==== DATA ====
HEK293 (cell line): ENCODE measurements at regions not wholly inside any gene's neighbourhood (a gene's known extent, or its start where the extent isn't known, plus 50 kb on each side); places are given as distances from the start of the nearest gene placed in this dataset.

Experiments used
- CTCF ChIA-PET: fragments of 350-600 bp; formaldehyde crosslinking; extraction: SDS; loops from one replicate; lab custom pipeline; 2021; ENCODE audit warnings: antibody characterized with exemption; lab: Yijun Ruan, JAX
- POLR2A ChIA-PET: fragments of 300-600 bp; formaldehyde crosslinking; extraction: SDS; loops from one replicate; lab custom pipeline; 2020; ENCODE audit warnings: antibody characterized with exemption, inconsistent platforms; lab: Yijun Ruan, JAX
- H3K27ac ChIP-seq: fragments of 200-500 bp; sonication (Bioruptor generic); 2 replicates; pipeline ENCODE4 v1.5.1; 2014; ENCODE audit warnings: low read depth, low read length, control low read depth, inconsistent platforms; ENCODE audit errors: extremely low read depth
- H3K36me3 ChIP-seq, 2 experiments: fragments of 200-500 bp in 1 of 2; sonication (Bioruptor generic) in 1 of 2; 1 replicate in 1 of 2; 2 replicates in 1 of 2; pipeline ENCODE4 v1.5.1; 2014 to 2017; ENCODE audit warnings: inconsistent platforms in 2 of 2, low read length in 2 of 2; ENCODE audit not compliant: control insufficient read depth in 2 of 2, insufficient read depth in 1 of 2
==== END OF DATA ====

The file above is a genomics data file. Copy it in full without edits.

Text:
HEK293 (cell line): ENCODE measurements at regions not wholly inside any gene's neighbourhood (a gene's known extent, or its start where the extent isn't known, plus 50 kb on each side); places are given as distances from the start of the nearest gene placed in this dataset.

Experiments used
- CTCF ChIA-PET: fragments of 350-600 bp; formaldehyde crosslinking; extraction: SDS; loops from one replicate; lab custom pipeline; 2021; ENCODE audit warnings: antibody characterized with exemption; lab: Yijun Ruan, JAX
- POLR2A ChIA-PET: fragments of 300-600 bp; formaldehyde crosslinking; extraction: SDS; loops from one replicate; lab custom pipeline; 2020; ENCODE audit warnings: antibody characterized with exemption, inconsistent platforms; lab: Yijun Ruan, JAX
- H3K27ac ChIP-seq: fragments of 200-500 bp; sonication (Bioruptor generic); 2 replicates; pipeline ENCODE4 v1.5.1; 2014; ENCODE audit warnings: low read depth, low read length, control low read depth, inconsistent platforms; ENCODE audit errors: extremely low read depth
- H3K36me3 ChIP-seq, 2 experiments: fragments of 200-500 bp in 1 of 2; sonication (Bioruptor generic) in 1 of 2; 1 replicate in 1 of 2; 2 replicates in 1 of 2; pipeline ENCODE4 v1.5.1; 2014 to 2017; ENCODE audit warnings: inconsistent platforms in 2 of 2, low read length in 2 of 2; ENCODE audit not compliant: control insufficient read depth in 2 of 2, insufficient read depth in 1 of 2